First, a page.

Facebook Group Integration Module

September 24, 2012

By Shaya Pourmirza

This module has been created for communication between a Facebook group and Open Wonderland as part of my masters thesis project at the University of Essex. With this module, users can post comments in a 2D Facebook group and have them dynamically show up within an Open Wonderland world. Additionally, users in the Wonderland world can start new discussions or add comments to existing Facebook discussion threads from in-world.

To support this functionality, each Facebook group integrated with Wonderland has a Facebook Application as an intermediate layer. In this example, I have created a 2D Facebook application (http://shoopi.appspot.com) and deployed it on the Google App Engine. The functionality of this application is described below.

Authentication and Authorization

Before a user can set up a Facebook viewing window in Wonderland, they must use the intermediate Facebook application to generate an Access Token.

Access Token

They can then copy this Access Token from the Facebook application and paste it into a dialog box in the Wonderland world to authorize the Wonderland Facebook code to access Facebook. This step only needs to be done once by an administrator. All other Wonderland users can then see the Facebook discussions in-world.  The 2D Facebook application uses Facebook’s new authentication method which is based on Access Token and OAuth 2.0. (For more information, see Facebook’s Server-Side Authentication documentation.)

Retrieving Data From a Facebook Group

Once the admin user has entered their Access Code in Wonderland, Facebook viewing windows can be opened in-world. These windows can show discussions in private Facebook groups that the authenticated admin user has access to, or they can show discussions in any public Facebook groups.  The Facebook viewing windows are based on the Wonderland HTML Poster module, so all links in these windows are live. There is one Facebook viewing window per Facebook discussion group.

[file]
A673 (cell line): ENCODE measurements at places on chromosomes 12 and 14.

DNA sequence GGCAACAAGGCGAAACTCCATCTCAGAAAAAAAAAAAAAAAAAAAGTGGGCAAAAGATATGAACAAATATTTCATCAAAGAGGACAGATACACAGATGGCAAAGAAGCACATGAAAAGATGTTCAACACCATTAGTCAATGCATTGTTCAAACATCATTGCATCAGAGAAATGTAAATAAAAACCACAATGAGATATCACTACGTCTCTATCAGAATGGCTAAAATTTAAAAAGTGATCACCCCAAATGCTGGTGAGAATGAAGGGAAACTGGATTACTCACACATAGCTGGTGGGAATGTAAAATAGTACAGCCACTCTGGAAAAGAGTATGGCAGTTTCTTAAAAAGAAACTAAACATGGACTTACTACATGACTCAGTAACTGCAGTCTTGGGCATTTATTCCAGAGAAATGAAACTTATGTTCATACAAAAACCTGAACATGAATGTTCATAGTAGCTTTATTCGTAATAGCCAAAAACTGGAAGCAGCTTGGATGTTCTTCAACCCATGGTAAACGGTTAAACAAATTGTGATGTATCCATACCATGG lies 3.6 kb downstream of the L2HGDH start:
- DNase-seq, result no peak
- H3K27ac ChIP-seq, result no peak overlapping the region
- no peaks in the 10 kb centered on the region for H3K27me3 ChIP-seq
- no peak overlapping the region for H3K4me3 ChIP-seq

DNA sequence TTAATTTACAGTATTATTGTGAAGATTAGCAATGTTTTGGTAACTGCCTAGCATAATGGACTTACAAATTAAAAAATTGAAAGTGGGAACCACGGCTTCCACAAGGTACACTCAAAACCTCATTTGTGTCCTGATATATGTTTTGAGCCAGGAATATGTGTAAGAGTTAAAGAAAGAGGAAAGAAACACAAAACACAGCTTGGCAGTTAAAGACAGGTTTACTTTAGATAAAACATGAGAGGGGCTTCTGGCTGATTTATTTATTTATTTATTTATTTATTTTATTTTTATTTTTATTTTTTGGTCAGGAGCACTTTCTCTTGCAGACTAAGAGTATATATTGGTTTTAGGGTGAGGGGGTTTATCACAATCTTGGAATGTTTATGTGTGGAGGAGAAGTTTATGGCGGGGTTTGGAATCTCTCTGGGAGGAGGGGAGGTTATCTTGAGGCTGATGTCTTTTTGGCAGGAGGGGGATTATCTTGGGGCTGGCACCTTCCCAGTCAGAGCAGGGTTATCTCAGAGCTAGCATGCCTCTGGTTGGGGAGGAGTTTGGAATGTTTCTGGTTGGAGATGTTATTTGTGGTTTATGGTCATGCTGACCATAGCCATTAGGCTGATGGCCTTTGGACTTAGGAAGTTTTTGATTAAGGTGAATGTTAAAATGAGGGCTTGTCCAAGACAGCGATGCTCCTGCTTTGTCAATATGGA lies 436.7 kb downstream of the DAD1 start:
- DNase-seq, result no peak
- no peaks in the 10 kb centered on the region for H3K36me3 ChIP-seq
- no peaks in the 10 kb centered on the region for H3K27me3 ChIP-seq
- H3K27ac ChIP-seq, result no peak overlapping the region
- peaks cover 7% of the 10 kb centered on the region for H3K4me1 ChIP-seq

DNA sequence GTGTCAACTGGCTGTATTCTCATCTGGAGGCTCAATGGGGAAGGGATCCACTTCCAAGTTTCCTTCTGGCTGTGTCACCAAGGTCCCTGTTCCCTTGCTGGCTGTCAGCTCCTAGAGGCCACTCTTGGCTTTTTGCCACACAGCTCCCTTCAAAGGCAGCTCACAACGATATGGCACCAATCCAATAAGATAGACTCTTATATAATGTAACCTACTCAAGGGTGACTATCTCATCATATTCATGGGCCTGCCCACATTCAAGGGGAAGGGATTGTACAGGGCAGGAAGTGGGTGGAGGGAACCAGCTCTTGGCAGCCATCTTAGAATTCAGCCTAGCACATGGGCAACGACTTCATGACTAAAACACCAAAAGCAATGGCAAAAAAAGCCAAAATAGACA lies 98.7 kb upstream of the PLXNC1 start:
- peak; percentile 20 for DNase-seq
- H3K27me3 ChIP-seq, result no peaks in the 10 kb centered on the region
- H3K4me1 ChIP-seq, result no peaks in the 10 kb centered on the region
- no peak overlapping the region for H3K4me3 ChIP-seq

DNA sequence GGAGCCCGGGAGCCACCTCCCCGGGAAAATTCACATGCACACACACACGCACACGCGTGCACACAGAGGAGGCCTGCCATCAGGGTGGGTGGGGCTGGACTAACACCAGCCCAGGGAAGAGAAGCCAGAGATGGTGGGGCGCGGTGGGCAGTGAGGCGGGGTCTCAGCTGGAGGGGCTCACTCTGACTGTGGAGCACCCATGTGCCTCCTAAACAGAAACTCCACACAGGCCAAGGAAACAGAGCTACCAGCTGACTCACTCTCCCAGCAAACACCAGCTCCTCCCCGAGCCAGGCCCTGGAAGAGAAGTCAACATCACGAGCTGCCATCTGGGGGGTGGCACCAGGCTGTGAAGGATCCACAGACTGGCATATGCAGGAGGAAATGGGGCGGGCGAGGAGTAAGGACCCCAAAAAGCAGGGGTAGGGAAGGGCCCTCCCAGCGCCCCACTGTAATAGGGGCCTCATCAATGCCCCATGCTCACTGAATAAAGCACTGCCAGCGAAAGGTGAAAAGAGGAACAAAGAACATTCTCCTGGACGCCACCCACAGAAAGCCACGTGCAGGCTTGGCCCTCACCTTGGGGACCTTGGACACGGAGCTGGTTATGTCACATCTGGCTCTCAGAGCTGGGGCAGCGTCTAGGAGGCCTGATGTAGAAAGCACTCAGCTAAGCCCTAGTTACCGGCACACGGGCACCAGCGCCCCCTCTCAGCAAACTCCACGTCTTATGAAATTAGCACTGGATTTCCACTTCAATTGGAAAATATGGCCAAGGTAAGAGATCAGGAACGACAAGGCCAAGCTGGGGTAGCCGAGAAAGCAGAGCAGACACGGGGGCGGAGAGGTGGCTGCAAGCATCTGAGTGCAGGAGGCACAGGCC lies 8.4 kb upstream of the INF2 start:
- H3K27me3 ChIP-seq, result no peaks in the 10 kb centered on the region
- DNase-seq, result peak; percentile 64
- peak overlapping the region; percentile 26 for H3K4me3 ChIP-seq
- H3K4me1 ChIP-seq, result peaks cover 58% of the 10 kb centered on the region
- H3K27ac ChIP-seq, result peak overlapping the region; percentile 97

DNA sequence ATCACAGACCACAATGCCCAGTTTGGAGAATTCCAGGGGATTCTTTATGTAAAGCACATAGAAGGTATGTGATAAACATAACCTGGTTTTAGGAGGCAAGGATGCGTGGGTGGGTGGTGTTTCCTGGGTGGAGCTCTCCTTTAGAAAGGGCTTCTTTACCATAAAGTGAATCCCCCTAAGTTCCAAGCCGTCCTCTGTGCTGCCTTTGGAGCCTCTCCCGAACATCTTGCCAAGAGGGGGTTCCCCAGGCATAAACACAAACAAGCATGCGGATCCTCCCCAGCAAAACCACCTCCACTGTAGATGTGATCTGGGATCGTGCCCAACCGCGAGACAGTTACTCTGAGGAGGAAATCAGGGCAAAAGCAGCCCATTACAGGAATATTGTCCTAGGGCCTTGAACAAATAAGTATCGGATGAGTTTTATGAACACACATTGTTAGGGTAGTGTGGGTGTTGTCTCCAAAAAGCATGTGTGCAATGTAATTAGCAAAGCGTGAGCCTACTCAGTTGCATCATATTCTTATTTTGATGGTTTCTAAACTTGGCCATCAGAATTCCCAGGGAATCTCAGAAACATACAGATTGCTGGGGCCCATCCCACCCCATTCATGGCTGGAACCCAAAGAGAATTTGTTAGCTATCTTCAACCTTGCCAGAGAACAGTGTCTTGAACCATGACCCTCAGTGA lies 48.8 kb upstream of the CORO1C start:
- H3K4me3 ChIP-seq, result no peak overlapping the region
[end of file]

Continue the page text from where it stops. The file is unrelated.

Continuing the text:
Creating a New Discussion

To open a new Facebook viewing window in Wonderland with an entirely new discussion thread, the user can click on the “Add a New Discussion” link in an existing Facebook viewing window. This launches a New Discussion entry form in an external web browser window.

Create a New Discussion

Once this initial post is created, any in-world or 2D user can add a comment to the discussion.

Adding a New Comment

In-world users add comments to an existing discussion by clicking on the “Click here to add new Comment” link in the appropriate Facebook viewing window. This launches an external browser window. Users are taken to an Authentication Servlet web page. If they have not already logged into Facebook, they will be asked to do so. Once logged in, they are provided with an Access Token.  Users must copy this token and then proceed to the next screen where they can enter their comment and paste in the token. When they click the “New Comment” button to submit their comment, it simultaneously shows up in both the 2D Facebook group and in one of the Facebook viewing windows in the 3D world.

Demo Video

The following video was captured from a user trial session.

It illustrates the procedure of adding two comments from the 3D world into a Facebook group. Since these comments were added at the same time, only one of them will be shown step by step. Finally, participants were asked to fill in a usability questionnaire. The results indicated that users appreciated this new Open Wonderland feature.

Source Code

If you are interested in looking at the code for this module, I have made a zip bundle available on Google Drive:

Facebook Integration Module Source (.zip)

Select “Download” from the File menu to download the complete bundle.


Fall Meeting Schedule, etc.

September 18, 2012

By Nicole Yankelovich

As many of you know, we held a series of Open Wonderland meetings recently to discuss the future of community meetings along with a number of other topics.

September 5, 2012 Community Meeting
September 5, 2012 Community Meeting

Fall Meeting and “Code-a-thon” Schedule

The major new idea we discussed was holding longer weekend “code-a-thons” approximately once a month rather than weekly one-hour coding sessions. A code-a-thon is where developers come together and work on a project from start to finish in one day.